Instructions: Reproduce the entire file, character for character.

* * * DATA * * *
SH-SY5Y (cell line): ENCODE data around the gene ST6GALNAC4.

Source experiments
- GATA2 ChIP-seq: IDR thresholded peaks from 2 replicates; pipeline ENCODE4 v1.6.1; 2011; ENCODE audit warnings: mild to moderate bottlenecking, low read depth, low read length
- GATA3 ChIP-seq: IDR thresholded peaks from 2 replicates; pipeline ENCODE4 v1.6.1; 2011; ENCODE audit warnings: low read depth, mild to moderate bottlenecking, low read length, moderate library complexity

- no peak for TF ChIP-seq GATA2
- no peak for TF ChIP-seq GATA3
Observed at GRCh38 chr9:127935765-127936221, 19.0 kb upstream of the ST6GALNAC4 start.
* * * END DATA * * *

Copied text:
SH-SY5Y (cell line): ENCODE data around the gene ST6GALNAC4.

Source experiments
- GATA2 ChIP-seq: IDR thresholded peaks from 2 replicates; pipeline ENCODE4 v1.6.1; 2011; ENCODE audit warnings: mild to moderate bottlenecking, low read depth, low read length
- GATA3 ChIP-seq: IDR thresholded peaks from 2 replicates; pipeline ENCODE4 v1.6.1; 2011; ENCODE audit warnings: low read depth, mild to moderate bottlenecking, low read length, moderate library complexity

- no peak for TF ChIP-seq GATA2
- no peak for TF ChIP-seq GATA3
Observed at GRCh38 chr9:127935765-127936221, 19.0 kb upstream of the ST6GALNAC4 start.